If there is a parallel world which exists alongside our world just like in the drama, what is the thing you are most curious about if you can see the fruit of your past choice? I think I would be curious about my life if I don’t become an actor. The drama showed how the characters had different jobs in the parallel worlds. I really want to know what I would end up doing in the alternate timeline, and whether I end up getting married at this point of my life there. There will be many different things including how I would live my life.
Still, in this world, it has been 9 years since you started walking on the path of an actor. Was there any moment where you felt any kind of regret? During early to mid-20s, whenever I didn’t have any project, the time felt so long. I would always worry about how to spend the days, and the waiting seemed like forever. And then, the other half of my 20s flew away so fast without me realizing. It seems that the blissful moments always pass by really quick. Just like how people say that the first break after enlistment feels like 3 seconds (laughs). Of course, the time when we were nobody would feel long regardless of whoever we are, but to me, it was the time when I was waiting earnestly, and that was how I had my fateful encounter. Perhaps, it was because of my late success that I felt more grateful, and how I am able to enlist with the blessings of so many people like this.
Action, thriller, historical, romance..between all those different genres you have attempted before, which one was the most memorable to you? Each of them was different, and every single project was a challenge for me. I think I was lucky to be someone who was able to try out so many different things in my 20s. When I did the drama Tempted, it was the first project just after I had received a newcomer award (Best New Actress for Mad Dog at the 2017 KBS Drama Awards), so the pressure was huge. There was also the burden of becoming the lead for the first time. It was a difficult time for me at the set because I lacked experience back then. I put in a lot of effort in order to find my own breakthrough point, and that was how I overcame the pressure. With all the things I learned through the drama as my foundation and also after joining two films, I felt that things were different when I filmed the drama My Country. I had an epiphany, thinking that maybe the job of an actor required you to enjoy doing it in order to do it properly. Although what could be seen of me at that time was limited to what was captured on the screen, I felt that a lot of things had been different for me behind the camera as well.
Was there any difficult moment or any concern you faced yourself that we didn’t know about before? There is something every single male actor or celebrity would be concerned about in their career, and that is the enlistment. Actually, I have always had a plan about enlistment at the back of my mind. It was my biggest source of worry and pressure. When there was not much work offer coming in, I would think of things like, “Should I just enlist next year?” or “I should really go when I turn 25.” But then, just when I turned 25, I was cast for the movie Master in January that year. That was how I ended up here now. My friends had enlisted one by one and finished their service, hence I have spent almost 10 years listening to their stories and learning the life in army through words of others. At last, I have the chance to experience itself with my own body this time around.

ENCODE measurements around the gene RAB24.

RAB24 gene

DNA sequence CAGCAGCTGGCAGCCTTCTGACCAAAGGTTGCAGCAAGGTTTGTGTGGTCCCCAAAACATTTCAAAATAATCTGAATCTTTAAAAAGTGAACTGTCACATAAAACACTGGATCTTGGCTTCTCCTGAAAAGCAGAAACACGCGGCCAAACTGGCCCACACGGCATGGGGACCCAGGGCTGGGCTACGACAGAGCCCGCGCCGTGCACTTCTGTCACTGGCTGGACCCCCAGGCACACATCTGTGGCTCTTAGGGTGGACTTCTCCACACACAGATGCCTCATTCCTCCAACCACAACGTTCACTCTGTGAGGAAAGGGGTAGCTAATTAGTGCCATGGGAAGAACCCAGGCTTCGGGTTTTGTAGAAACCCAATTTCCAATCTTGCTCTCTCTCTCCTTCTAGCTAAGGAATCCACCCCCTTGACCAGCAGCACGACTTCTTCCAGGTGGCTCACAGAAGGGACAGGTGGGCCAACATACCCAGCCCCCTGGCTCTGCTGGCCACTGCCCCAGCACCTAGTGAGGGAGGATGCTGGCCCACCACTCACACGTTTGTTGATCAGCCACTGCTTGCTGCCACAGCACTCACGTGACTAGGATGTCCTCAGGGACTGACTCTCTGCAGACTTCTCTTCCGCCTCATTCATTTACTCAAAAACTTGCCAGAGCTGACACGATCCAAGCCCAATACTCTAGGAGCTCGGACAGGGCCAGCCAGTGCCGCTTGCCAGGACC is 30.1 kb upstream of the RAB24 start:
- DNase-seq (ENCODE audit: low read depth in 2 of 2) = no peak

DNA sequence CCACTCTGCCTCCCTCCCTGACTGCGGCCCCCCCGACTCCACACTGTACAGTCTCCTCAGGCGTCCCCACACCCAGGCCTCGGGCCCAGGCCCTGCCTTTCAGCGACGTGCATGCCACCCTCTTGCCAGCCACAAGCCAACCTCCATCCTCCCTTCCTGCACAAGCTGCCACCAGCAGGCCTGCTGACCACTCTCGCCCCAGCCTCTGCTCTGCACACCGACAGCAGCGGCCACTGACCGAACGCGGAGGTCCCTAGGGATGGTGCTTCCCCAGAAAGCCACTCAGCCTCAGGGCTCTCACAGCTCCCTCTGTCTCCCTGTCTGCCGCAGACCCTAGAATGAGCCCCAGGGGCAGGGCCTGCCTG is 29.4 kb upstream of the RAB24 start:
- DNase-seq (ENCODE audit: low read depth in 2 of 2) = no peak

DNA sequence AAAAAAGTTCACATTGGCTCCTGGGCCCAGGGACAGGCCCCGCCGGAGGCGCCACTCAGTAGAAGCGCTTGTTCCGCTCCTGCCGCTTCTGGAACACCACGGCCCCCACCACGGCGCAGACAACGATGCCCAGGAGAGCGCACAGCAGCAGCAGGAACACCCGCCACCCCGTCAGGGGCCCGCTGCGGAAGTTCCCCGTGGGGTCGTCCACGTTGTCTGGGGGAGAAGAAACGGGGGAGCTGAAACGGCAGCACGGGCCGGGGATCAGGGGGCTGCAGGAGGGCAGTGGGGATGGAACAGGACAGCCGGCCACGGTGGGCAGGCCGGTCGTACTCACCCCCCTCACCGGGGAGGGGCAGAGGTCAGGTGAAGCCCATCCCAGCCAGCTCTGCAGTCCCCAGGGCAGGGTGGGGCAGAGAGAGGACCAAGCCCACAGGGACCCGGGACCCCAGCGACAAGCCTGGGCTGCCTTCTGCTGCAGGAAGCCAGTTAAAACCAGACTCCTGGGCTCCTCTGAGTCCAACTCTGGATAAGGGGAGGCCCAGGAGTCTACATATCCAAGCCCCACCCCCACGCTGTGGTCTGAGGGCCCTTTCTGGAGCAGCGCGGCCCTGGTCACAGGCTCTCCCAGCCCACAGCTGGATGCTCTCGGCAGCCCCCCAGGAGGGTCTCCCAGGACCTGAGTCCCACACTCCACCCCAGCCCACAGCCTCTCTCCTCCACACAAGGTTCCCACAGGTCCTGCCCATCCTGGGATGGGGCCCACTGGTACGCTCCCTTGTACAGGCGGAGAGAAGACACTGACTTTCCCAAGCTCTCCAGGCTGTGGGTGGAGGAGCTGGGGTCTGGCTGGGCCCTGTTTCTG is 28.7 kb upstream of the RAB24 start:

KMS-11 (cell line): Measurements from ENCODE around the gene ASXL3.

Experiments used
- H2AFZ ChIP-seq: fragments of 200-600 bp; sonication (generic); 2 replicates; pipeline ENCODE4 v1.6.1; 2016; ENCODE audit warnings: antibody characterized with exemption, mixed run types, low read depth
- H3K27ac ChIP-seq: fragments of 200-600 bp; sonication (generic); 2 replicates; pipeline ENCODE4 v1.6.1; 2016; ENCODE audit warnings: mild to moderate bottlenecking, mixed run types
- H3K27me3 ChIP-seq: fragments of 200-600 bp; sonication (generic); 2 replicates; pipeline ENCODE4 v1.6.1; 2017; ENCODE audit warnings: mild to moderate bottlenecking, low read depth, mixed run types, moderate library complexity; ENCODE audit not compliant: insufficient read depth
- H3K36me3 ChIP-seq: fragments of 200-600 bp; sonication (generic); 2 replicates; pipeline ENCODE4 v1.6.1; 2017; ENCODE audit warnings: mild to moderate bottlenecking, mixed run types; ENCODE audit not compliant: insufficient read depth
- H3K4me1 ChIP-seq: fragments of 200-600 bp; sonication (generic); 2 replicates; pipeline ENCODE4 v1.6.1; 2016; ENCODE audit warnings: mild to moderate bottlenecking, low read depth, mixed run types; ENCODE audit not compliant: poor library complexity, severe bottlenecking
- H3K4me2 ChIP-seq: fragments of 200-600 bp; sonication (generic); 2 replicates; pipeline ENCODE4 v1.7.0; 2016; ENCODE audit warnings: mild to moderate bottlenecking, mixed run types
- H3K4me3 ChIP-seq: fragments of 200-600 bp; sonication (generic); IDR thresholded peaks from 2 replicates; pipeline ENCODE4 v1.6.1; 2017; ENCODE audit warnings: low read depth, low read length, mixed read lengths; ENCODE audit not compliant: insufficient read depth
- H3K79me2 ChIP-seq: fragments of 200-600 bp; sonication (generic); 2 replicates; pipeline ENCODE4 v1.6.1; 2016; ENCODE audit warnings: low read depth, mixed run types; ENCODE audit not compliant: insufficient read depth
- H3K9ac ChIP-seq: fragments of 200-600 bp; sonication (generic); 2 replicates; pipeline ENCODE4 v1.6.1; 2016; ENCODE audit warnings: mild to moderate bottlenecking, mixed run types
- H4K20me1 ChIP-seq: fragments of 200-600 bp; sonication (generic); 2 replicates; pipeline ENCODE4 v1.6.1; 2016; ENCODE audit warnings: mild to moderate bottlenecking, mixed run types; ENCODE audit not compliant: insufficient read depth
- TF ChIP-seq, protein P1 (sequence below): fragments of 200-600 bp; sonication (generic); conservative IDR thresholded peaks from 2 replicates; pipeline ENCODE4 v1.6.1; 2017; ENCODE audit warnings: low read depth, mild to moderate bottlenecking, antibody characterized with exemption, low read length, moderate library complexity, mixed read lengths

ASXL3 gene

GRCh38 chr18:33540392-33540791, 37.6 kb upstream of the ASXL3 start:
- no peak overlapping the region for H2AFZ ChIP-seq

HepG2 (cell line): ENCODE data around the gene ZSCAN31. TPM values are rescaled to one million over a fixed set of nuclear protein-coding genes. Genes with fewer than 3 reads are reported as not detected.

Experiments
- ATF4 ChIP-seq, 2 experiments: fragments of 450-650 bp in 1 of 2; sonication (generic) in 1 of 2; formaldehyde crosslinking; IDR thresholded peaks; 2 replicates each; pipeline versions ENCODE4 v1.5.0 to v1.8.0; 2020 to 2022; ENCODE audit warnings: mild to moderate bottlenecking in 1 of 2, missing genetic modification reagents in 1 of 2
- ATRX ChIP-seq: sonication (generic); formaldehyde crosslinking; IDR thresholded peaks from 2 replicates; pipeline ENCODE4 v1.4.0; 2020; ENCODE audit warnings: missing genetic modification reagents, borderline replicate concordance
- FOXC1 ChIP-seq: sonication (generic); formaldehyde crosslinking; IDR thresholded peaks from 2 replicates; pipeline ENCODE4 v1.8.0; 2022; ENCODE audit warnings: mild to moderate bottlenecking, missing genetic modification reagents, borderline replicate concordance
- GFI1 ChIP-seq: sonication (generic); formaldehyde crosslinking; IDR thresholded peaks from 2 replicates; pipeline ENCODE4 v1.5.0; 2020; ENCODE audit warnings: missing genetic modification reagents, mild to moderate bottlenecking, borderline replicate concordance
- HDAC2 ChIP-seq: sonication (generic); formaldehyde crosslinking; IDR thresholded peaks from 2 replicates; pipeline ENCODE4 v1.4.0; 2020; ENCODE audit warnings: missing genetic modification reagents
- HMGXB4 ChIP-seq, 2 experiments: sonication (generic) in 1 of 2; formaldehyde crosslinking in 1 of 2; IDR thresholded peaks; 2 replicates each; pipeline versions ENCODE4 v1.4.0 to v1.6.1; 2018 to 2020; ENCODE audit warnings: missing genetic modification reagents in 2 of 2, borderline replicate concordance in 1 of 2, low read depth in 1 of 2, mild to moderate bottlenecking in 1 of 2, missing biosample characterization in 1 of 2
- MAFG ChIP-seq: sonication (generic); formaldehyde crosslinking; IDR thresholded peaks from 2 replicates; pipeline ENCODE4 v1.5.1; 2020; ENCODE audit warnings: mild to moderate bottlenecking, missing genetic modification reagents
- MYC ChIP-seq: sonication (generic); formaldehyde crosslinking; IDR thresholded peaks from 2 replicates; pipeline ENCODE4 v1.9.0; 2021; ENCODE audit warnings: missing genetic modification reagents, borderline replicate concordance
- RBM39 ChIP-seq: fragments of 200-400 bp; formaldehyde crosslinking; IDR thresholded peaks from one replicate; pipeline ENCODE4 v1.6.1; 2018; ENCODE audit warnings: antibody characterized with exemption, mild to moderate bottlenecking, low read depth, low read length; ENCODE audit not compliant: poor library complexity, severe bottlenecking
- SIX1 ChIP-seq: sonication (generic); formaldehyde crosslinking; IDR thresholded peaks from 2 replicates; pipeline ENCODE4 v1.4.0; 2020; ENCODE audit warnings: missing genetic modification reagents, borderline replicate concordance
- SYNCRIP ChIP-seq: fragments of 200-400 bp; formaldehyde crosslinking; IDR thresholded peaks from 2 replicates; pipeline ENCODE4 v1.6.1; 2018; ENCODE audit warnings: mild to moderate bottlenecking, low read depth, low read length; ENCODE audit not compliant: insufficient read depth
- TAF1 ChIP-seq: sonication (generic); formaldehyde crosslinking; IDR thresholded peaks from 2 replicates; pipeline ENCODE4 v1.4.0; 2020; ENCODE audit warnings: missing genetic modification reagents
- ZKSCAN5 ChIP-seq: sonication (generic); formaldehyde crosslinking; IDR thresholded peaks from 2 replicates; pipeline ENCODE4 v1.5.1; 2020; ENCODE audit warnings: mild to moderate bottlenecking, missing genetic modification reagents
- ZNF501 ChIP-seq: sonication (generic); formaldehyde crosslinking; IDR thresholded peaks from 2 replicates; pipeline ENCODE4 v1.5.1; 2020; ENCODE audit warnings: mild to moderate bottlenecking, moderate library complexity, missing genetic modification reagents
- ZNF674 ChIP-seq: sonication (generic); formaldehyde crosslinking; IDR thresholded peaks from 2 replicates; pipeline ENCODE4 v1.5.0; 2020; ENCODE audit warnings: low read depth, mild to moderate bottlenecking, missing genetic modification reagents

You are 29 years old (Korean age). How was the youth of Woo Do-hwan in your 20s? It seems that you have spent it well. (He paused for a moment) I think I have spent my youth well. Perhaps, I should put more weight in approaching this question. I have met many people: there were those who hurt me, and there were those who were hurt by me; those who gave me their love and those whom I loved…I don’t want my answer to be “No” when I am asked whether I have lived my 20s well or not. Although there might be moments when I couldn’t live well, I didn’t want to leave regretful feeling through my answer.
It was a random question, but you seem to be holding your tears right now. Actually, age is just a number, but I seem to view it emotionally the nearer I get to my enlistment date. I kept asking my manager hyung from last year this question: how is it to be in your 30s? I continued asking him from time to time but there was not much to it, according to him. I asked others the same question and received the same answer. From my point of view, that is somehow sad. I hope that there will be something different (to me) when I return.
What to do wish for your army life experience to be? Other than meeting other people as me and not as actor Woo Do-hwan, there is nothing much that comes to my mind, frankly speaking. But then, just like how I would naturally revert back to my old self whenever I meet my friends, I think I will also make friends during my service. I have lots of anticipation rather than worries. I have this dream of being in army ever since my childhood; protecting something is a cool thing to do. Since this is once in a lifetime thing, I aspire to do well. I also hope that when I return, I will somehow become more matured, adult-like and cool. I am curious on how my reflection would look like on the time when that time comes.
If actor Woo Do-hwan’s 20s is to be made into a film, what would you like to be the ending cut? I would be content with a scene in which I am smiling happily. But then, I didn’t really have much scenes in my projects where I smiled and laughed. Maybe something like the scene where Eun-sup flicked the coin in The King: Eternal Monarch? Instead of a coin, it would be something like, ‘Goodbye my 20s!’ (laughs)
(credit to ELLEKOREA)